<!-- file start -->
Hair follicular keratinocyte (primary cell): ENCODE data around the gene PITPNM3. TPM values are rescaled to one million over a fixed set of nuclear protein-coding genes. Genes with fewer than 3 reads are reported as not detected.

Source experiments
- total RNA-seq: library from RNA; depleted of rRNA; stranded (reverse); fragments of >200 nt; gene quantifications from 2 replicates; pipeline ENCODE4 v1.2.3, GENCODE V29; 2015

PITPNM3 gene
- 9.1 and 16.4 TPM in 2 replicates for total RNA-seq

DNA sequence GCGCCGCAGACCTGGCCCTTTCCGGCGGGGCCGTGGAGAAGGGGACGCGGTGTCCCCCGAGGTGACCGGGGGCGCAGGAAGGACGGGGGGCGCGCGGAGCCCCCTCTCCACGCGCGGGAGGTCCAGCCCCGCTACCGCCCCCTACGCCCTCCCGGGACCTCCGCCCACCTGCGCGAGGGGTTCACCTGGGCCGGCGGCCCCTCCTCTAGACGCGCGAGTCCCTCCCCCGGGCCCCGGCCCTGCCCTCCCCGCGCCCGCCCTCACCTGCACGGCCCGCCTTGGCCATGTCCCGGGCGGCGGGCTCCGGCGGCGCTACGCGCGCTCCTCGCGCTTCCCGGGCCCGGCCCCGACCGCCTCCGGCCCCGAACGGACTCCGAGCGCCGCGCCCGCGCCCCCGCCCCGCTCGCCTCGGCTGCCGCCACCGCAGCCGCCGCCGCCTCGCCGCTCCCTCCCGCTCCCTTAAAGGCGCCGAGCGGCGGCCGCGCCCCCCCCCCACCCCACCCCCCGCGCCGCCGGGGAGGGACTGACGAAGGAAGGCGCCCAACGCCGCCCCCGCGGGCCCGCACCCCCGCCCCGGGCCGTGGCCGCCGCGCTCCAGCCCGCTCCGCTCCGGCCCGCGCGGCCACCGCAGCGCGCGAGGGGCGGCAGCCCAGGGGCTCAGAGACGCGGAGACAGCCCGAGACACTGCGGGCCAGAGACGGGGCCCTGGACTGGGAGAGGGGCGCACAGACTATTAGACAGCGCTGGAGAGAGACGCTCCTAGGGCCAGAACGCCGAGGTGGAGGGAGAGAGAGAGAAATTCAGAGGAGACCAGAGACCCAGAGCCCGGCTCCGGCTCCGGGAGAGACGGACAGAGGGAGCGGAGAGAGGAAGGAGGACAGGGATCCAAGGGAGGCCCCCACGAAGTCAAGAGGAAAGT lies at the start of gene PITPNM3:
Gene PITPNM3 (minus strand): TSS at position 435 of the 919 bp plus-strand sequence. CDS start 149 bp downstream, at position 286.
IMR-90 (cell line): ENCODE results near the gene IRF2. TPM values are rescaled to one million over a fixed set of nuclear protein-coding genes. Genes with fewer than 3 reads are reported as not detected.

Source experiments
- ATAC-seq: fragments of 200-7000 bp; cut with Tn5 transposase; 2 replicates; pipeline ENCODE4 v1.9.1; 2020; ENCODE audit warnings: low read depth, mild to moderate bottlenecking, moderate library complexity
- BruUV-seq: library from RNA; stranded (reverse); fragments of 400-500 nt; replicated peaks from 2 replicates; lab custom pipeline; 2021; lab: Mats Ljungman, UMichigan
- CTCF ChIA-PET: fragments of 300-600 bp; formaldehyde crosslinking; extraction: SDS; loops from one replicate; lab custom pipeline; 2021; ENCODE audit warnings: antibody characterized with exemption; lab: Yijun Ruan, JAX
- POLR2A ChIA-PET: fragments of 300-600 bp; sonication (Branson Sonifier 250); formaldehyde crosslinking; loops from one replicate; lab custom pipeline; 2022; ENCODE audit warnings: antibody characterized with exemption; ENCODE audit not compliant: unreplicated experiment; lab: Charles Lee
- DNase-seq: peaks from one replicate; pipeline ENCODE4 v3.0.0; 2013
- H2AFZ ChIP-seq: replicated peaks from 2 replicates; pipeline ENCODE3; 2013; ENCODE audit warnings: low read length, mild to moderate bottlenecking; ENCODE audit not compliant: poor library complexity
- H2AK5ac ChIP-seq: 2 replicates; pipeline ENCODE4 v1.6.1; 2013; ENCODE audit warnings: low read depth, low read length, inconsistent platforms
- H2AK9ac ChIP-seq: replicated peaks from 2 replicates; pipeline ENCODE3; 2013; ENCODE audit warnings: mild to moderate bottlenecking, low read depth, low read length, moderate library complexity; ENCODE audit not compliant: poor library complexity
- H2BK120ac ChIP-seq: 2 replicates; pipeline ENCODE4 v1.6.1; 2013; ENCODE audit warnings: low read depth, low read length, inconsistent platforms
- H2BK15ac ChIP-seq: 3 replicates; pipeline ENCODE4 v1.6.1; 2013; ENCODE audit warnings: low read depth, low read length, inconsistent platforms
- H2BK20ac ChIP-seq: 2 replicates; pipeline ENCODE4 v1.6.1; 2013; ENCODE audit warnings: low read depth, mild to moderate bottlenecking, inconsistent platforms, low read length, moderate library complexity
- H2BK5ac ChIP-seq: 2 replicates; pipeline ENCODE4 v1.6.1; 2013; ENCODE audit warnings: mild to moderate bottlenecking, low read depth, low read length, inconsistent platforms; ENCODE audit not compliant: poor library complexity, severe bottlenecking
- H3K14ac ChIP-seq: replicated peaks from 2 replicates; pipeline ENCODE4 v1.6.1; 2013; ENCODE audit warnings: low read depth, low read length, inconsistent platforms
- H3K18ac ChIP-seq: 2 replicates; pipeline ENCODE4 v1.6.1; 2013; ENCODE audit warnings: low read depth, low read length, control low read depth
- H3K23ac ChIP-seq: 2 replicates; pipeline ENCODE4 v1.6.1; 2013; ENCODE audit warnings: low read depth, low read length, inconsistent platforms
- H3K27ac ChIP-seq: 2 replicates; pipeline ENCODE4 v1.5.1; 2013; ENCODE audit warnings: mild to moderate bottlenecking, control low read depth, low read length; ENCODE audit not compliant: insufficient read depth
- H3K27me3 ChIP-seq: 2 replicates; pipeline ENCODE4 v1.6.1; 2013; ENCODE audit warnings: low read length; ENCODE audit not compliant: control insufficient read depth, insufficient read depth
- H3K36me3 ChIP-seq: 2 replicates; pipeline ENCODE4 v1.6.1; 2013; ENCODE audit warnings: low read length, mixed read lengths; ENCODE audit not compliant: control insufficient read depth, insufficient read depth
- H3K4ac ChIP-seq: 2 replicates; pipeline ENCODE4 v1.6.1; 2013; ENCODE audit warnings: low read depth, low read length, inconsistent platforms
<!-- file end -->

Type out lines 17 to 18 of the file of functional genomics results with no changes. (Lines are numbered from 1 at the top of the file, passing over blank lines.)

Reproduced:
- H2AK9ac ChIP-seq: replicated peaks from 2 replicates; pipeline ENCODE3; 2013; ENCODE audit warnings: mild to moderate bottlenecking, low read depth, low read length, moderate library complexity; ENCODE audit not compliant: poor library complexity
- H2BK120ac ChIP-seq: 2 replicates; pipeline ENCODE4 v1.6.1; 2013; ENCODE audit warnings: low read depth, low read length, inconsistent platforms